James Tissot’s The Magi Journeying (Les rois mages en voyage). Photo courtesy of Wikimedia Commons

TUESDAY, JANUARY 6: Christians worldwide rejoice in the manifestation of Jesus, revealed as God the Son, on the Feast of Epiphany (in Greek, Theophany). Literally “striking appearance,” or “vision of God,” Epiphany and Theophany have been central to both Eastern and Western Christian calendars for centuries. Through Advent, the Western Christian Church anticipated the coming of Jesus, and of course Mary and Joseph were the earliest witnesses. But Christian tradition holds that one key moment in this revelation was the arrival of the Magi—representatives of other nations—when the true unveiling of God’s purpose took place. (Learn more, and find resources, at Catholic Culture and Women for Faith and Family.)

In a similar way, Eastern Orthodox Christians celebrate Jesus’s manifestation as the Son of God, at this time of year, but Eastern tradition focuses on his baptism in the Jordan River as the key moment of revelation.

Note: Many churches in the United States today commemorate Epiphany on the Sunday between Jan. 2 and 8—this year, Jan. 4—and Eastern Orthodox churches following the Julian calendar will observe Theophany in 13 days (on Jan. 19). Most Western Christian churches will commemorate Jesus’s baptism on Sunday, Jan. 11.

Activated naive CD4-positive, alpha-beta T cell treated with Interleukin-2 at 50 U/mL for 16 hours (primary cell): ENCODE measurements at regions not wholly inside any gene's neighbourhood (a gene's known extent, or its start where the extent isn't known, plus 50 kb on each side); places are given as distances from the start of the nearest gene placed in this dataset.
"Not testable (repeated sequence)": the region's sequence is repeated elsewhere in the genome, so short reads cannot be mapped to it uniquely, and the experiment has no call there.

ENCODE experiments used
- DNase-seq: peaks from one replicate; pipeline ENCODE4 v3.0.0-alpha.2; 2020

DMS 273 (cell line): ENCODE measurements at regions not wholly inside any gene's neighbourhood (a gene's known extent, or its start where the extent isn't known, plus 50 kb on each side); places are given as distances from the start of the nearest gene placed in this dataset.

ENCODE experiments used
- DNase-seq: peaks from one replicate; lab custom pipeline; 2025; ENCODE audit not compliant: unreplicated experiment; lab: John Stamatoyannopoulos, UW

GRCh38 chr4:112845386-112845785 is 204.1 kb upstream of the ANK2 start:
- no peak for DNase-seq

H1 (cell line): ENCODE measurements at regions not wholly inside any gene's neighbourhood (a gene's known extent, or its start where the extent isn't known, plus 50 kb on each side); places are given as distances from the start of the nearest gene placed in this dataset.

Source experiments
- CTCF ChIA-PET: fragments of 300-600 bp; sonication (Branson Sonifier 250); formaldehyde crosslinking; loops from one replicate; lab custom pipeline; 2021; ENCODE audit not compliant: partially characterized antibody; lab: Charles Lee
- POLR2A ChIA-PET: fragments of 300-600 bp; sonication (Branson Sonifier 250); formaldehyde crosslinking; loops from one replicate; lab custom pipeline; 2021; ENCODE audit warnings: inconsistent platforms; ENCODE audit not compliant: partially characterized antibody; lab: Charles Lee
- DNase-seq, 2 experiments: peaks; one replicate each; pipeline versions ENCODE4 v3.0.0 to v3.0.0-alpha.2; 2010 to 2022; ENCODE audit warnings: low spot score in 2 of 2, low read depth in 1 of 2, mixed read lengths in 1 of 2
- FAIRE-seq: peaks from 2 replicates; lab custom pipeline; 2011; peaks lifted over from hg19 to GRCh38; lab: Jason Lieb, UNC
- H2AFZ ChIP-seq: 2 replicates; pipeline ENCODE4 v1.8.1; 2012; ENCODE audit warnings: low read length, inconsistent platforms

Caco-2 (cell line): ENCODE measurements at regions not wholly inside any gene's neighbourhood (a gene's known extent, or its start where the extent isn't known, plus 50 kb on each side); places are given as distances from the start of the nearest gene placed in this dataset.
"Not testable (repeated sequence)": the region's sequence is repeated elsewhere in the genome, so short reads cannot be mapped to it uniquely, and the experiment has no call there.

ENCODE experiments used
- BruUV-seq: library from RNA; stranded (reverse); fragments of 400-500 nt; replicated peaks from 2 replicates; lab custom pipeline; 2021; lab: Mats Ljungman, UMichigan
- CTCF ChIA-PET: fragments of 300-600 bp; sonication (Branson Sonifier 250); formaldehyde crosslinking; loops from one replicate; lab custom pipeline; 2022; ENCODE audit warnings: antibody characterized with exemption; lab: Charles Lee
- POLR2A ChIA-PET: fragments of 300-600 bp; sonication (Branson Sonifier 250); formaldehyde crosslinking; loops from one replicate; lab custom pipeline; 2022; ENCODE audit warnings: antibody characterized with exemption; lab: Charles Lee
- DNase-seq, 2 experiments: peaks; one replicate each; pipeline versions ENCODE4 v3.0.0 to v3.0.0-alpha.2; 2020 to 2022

Man with tall decorated hat surrounded by crowd of children wearing paper crowns

Three Kings Day Parade 2013, in New York. Photo by Dave Bledsoe, courtesy of Flickr

Epiphany customs in some regions of the world rival those of Christmas, complete with parades, parties, king cakes and “visiting” Magi. (In centuries past, Epiphany Eve—Twelfth Night—had elaborate traditions all its own.) On the morning of Epiphany in Poland, some children dress in renaissance clothing, carols are sung and homes are blessed; in Argentina, many children awake to find gifts left by the “passing” Magi.